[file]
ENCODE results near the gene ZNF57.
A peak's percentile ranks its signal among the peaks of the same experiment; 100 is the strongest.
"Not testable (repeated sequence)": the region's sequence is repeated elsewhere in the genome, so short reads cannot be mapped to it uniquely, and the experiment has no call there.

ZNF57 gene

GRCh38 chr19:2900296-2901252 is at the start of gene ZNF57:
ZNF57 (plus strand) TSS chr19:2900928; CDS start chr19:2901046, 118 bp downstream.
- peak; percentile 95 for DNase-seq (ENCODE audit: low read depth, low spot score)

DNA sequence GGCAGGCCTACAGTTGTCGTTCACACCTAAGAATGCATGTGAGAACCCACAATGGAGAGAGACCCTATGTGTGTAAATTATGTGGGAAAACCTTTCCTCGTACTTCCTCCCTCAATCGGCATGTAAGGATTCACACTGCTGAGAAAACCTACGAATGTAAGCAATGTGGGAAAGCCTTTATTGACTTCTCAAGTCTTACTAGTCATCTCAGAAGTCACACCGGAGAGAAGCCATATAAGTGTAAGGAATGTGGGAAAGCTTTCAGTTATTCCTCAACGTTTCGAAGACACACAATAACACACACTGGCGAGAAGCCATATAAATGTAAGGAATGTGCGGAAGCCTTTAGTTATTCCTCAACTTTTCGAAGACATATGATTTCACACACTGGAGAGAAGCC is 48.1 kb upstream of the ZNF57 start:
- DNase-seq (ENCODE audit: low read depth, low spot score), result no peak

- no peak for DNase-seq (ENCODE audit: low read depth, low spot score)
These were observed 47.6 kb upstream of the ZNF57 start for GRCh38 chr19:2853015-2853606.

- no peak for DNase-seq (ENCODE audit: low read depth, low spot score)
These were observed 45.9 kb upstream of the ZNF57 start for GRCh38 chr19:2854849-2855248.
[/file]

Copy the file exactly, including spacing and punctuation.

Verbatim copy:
ENCODE results near the gene ZNF57.
A peak's percentile ranks its signal among the peaks of the same experiment; 100 is the strongest.
"Not testable (repeated sequence)": the region's sequence is repeated elsewhere in the genome, so short reads cannot be mapped to it uniquely, and the experiment has no call there.

ZNF57 gene

GRCh38 chr19:2900296-2901252 is at the start of gene ZNF57:
ZNF57 (plus strand) TSS chr19:2900928; CDS start chr19:2901046, 118 bp downstream.
- peak; percentile 95 for DNase-seq (ENCODE audit: low read depth, low spot score)

DNA sequence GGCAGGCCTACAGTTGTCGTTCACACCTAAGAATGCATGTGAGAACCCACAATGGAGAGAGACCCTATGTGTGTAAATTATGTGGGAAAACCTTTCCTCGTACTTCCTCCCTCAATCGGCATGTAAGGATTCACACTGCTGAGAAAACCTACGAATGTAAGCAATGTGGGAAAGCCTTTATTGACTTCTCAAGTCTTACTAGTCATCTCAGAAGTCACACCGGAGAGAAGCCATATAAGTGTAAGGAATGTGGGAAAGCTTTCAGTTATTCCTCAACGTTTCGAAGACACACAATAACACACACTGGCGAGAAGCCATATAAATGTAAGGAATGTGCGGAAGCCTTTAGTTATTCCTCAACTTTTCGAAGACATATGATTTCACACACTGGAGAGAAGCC is 48.1 kb upstream of the ZNF57 start:
- DNase-seq (ENCODE audit: low read depth, low spot score), result no peak

- no peak for DNase-seq (ENCODE audit: low read depth, low spot score)
These were observed 47.6 kb upstream of the ZNF57 start for GRCh38 chr19:2853015-2853606.

- no peak for DNase-seq (ENCODE audit: low read depth, low spot score)
These were observed 45.9 kb upstream of the ZNF57 start for GRCh38 chr19:2854849-2855248.